Updated: Feb 23
1. What do you want?
How often do we as parents think about what we want to avoid – embarrassing tantrums, arguments, being late, shouting, losing our temper but it’s been proven again and again that when we set up a positive outcome, we are more likely to achieve it.
In every situation with your child, think about what you want the positive outcome to be.
You can use visualising skills to help achieve it by imagining the positive scenario and seeing clearly what you need to do to achieve it.
2. Tell your child what you do want them to do. When we use the word ‘don’t’ it triggers the exact opposite of what you want. One of my clients told me “Every night I tell my daughter ‘don’t come into my room’ and every night she comes in and wakes me up”.
If you always do what you’ve always done you’ll always get what you’ve always got. (one of the Beliefs of Excellence in NLP)
I suggested instead that she tells her what she does want her to do. The next day I had a very happy email saying it had worked. It’s much easier for children to process a positive instruction.
3. What you focus on is what you get. The more you notice your child’s misdemeanours, the more, it seems, they repeat them. Instead, look for signs of good behaviour, kindness, doing what you have asked, and you will find the good behaviour happening more and more.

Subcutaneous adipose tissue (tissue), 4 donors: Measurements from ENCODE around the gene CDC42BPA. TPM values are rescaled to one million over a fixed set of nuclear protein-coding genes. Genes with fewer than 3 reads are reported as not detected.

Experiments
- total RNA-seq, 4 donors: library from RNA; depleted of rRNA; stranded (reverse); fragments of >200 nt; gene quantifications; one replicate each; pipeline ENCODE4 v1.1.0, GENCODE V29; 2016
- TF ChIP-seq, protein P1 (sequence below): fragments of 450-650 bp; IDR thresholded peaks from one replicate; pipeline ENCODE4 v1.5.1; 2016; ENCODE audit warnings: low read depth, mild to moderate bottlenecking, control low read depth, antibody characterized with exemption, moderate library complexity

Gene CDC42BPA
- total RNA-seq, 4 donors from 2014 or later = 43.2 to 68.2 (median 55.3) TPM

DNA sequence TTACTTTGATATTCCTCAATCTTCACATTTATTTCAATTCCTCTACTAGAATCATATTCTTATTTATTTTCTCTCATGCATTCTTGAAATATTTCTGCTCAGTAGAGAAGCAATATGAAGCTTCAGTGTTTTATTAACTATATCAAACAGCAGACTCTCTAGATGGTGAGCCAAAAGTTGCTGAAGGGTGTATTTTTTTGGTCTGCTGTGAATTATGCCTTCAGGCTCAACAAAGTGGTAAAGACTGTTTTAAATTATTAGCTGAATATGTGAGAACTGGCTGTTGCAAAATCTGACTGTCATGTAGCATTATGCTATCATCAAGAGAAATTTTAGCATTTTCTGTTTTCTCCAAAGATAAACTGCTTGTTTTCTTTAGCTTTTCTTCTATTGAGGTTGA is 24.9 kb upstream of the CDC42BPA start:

4. When you ask your child to do something, make sure you have eye contact and that you have their attention before saying anything. Then speak slowly and with a low pitch, just say what you have to say, no more.
Children notice how you speak to them more than the words you use. Speak from a position of strength and presence. You are the parent and what you say is important, so say it with conviction as if you were asking a junior work colleague to do something that needs to be done.
5. You can guide your child very effectively using feedback. If something isn’t going well then point out what you’re not pleased about and ask them how they might do something different. It’s important for children to learn early on to take responsibility for their behaviour. If they need help, tell them what you’d like to see more of or less of and finish on a positive note.
Judy Bartkowiak is an NLP (neuro linguistic programming) Trainer and Parent /Kid Coach. She is the author of 'Understanding children and teens' and 'Empower your kids!' Her first book was ‘Be a happier parent with NLP’.